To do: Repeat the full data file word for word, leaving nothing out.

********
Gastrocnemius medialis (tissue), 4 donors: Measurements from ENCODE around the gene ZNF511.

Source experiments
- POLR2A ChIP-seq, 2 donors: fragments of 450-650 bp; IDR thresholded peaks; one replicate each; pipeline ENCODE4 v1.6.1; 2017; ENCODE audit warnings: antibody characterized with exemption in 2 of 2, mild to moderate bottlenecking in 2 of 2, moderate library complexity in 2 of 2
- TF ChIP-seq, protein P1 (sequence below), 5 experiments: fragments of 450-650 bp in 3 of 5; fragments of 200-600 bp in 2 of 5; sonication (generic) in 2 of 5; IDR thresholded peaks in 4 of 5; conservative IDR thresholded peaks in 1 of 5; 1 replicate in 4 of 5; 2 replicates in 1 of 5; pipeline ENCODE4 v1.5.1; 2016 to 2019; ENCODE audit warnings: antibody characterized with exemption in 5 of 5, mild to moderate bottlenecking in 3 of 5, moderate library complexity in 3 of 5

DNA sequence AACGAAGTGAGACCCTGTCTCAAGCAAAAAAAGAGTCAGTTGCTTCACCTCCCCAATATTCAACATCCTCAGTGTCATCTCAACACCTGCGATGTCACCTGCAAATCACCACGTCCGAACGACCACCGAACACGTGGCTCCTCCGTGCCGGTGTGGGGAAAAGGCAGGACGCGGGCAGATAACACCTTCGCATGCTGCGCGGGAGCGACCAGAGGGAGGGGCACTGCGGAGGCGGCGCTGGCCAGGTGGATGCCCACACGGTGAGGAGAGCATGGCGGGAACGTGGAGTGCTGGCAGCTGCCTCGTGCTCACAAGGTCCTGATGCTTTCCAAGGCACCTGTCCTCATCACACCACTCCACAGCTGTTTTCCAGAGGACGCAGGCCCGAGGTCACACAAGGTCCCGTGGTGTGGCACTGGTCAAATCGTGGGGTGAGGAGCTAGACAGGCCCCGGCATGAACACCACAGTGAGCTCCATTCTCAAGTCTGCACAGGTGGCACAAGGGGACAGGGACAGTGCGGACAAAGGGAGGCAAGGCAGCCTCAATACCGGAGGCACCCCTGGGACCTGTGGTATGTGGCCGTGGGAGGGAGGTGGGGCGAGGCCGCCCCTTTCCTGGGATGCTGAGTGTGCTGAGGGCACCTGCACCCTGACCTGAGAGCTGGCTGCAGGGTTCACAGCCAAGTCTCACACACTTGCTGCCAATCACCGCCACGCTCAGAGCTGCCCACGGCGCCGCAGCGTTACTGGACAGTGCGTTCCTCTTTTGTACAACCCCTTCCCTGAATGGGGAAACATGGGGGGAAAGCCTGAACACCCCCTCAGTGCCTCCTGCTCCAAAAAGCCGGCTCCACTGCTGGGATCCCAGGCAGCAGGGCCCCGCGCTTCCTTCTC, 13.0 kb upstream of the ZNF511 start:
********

Gastrocnemius medialis (tissue), 4 donors: Measurements from ENCODE around the gene ZNF511.

Source experiments
- POLR2A ChIP-seq, 2 donors: fragments of 450-650 bp; IDR thresholded peaks; one replicate each; pipeline ENCODE4 v1.6.1; 2017; ENCODE audit warnings: antibody characterized with exemption in 2 of 2, mild to moderate bottlenecking in 2 of 2, moderate library complexity in 2 of 2
- TF ChIP-seq, protein P1 (sequence below), 5 experiments: fragments of 450-650 bp in 3 of 5; fragments of 200-600 bp in 2 of 5; sonication (generic) in 2 of 5; IDR thresholded peaks in 4 of 5; conservative IDR thresholded peaks in 1 of 5; 1 replicate in 4 of 5; 2 replicates in 1 of 5; pipeline ENCODE4 v1.5.1; 2016 to 2019; ENCODE audit warnings: antibody characterized with exemption in 5 of 5, mild to moderate bottlenecking in 3 of 5, moderate library complexity in 3 of 5

DNA sequence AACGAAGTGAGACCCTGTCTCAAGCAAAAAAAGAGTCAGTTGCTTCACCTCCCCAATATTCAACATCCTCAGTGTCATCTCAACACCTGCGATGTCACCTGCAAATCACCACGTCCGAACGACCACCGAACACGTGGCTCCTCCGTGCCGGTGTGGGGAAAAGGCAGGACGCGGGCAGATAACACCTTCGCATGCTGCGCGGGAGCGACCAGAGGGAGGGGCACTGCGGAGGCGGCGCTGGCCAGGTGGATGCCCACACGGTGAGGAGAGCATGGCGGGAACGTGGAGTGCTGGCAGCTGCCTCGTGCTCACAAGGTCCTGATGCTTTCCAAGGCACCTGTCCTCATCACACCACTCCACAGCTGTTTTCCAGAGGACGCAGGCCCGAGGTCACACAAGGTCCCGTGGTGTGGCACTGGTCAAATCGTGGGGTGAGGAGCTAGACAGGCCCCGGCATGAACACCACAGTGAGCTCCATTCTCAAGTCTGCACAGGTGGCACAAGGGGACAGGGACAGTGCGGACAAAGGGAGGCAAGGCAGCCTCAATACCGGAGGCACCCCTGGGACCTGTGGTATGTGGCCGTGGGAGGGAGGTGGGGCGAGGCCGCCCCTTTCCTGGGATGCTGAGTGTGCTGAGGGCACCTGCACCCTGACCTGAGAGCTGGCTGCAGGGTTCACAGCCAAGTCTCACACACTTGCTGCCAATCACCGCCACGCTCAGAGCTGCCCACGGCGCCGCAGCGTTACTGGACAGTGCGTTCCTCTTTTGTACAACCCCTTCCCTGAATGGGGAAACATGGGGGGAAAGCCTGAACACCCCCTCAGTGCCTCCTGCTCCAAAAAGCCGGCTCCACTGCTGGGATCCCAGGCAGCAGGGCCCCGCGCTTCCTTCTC, 13.0 kb upstream of the ZNF511 start: